Nichole Collins MacMillan

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Mirna and Microwave Popcorn

I’m on the road this weekend – doing work that I love.  And then this happened.

IMG_1450As I stumbled into your hotel, my feet were tired from being stuffed into fashionable cowboy boots for the past 11 hours.

My body was longing for a hot shower, crisp sheets, and an easy cell phone conversation with familiar voices.

My mind was telling me it was time to check in for my morning flight, to check the shuttle schedule, to recharge my iPad, to request a wake up call.

My brain was tired from helping a group of Christians reimagine and rediscover ancient and timeless commands about welcoming strangers and inviting them into our lives.

 

As I stumbled into your hotel, I could only imagine a short stopping place before I began the next leg of my journey.

 

Thank God for hotel sundry shops, microwave popcorn, and slow internet connections that make room for idle chit chat and life changing conversations.

 

As you swiped my card and waited, I read your name tag. Mirna. The name of a woman who once watched over my sons in a church nursery. Where was she from? Where did she go?

 

And I asked, “Mirna, where is home? Where are you from?”

 

You were so brave. Of course you are.

 

“Syria.”

 

My hunger for microwave popcorn vanished. I wanted to take you to the hotel bar and buy you a glass of wine. Tell you to put your feet up. I’ll work your shift.

 

“Oh. My.   How long have you been here?”

 

“Two and half years.”

 

And I think of all of the angry rhetoric and mean memes I have seen in the last two years. She heard this. She knows who we are.

 

“Are you OK? How has it been? Your family?”

 

You were so careful.

I understand why you would wonder if you dared to say another word.

 

You were brave. Of course you were.

“I am OK. The first year… it was hard.  I left. Just me and my two daughters. My mother… my family… they are there. It is just me and my daughters. But my daughters are safe.  I don’t know why there is killing for the sake of killing.”

 

I said some other stuff.

I told her I was sorry she had to flee, but that I was glad she and her daughters were safe.

I told her I didn’t understand. (truer words never spoken)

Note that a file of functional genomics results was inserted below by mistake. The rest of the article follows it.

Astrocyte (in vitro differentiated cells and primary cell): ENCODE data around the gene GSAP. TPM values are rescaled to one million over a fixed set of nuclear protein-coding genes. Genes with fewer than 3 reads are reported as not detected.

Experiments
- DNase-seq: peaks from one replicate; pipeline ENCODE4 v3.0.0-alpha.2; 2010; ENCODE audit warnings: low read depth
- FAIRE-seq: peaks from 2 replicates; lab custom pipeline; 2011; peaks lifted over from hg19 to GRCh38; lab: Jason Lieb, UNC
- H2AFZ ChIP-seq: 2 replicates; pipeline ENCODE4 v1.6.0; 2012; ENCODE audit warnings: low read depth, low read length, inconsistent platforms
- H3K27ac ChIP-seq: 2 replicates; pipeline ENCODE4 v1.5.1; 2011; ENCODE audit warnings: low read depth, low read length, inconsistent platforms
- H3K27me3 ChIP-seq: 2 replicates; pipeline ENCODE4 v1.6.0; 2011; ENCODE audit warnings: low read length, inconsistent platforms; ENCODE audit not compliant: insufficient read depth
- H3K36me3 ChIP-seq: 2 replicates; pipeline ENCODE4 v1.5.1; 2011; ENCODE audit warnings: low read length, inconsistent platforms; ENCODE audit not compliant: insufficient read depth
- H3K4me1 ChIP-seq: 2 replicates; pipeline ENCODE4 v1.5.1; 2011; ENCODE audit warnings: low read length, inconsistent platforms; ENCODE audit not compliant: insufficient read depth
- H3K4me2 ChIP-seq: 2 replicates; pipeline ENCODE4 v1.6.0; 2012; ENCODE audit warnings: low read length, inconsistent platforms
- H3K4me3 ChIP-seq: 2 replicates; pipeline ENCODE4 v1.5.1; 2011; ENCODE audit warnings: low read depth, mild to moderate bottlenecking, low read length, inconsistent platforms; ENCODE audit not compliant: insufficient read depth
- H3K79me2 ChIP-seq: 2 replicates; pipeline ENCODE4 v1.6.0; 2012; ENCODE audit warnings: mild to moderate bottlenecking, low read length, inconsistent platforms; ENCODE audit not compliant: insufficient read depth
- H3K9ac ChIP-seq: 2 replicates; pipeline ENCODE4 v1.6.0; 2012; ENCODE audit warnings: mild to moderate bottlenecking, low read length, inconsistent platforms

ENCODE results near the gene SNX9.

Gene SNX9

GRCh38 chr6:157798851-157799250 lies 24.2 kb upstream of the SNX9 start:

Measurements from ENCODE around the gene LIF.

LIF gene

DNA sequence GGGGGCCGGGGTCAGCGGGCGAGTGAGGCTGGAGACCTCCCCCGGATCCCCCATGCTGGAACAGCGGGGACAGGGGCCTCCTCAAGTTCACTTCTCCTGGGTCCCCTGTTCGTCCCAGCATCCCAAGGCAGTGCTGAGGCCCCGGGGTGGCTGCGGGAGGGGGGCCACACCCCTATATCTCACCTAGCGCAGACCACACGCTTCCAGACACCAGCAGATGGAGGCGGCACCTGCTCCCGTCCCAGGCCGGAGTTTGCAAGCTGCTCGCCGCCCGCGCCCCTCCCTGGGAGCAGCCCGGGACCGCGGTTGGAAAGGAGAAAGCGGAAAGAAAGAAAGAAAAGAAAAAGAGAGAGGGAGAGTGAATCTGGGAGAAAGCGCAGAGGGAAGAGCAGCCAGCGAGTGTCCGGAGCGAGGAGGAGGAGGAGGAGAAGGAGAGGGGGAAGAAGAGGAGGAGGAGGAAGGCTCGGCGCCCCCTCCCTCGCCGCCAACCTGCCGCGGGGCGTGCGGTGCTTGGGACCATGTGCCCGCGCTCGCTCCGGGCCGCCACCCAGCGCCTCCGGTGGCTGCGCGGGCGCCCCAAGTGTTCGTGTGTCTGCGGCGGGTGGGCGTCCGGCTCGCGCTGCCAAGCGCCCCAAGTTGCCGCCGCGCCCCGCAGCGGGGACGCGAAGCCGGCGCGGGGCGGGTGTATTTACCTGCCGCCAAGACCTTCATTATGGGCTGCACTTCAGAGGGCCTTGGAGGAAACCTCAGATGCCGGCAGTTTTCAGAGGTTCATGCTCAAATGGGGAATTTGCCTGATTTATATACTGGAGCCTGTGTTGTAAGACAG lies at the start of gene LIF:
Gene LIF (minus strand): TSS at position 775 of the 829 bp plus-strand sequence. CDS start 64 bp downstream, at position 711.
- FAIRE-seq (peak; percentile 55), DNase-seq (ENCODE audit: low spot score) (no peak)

But mostly I was thinking, “Where in the hell did my words go? What do you know, preacher lady, about hospitality – and welcome – and the way of Jesus?”

 

 

Mirna,

IMG_1451You welcomed me.

You asked me if I preferred a particular floor of the hotel.

You told me not to worry. A shuttle would arrive for me with 5 minutes notice.

You gave me a key that promised me a safe night’s lodging, crisp white sheets, and all of the hot water a Georgia girl in Ohio could want.

And you wished me a good night.

 

You did all of that before I bothered to read your name on your nametag.

 

Before I ever invited me to tell me some of your story.

 

Before anything.

 

You just welcomed me.

 

A stranger.

A woman who looked completely different from you – that you would likely never see again.

 

You were kind.

 

Some might say it was your job.

You were just doing your job.

(A job an American might have, they might add.)

 

And at what point did I do my job?

The job my Jewish carpenter, exile, refugee, wandering Rabbi gave me?

 

Or maybe the better question is, at what point – or why – did I ever STOP doing the job my Jewish, exile, refugee, wandering Rabbi gave me?

 

Or maybe the even better question is, how in the world can I welcome you, Mirna – and your daughters, with the compassion and grace you welcomed me?

 

Tonight, I pray God disturbs my dreams and sends me home by another way.

 

And I pray God gives you and your girls safe sleep, real rest, warm welcome, and a people with whom you can hear and see and taste and touch all that brings comfort and home.

 

 

 

2 Comments
  • Sarah Dyck on January 10, 2016

    Amen.

  • Karen Robinson on January 11, 2016

    Nikki, thanks so much for sharing this experience. I will keep Mirna and her family in my prayers.

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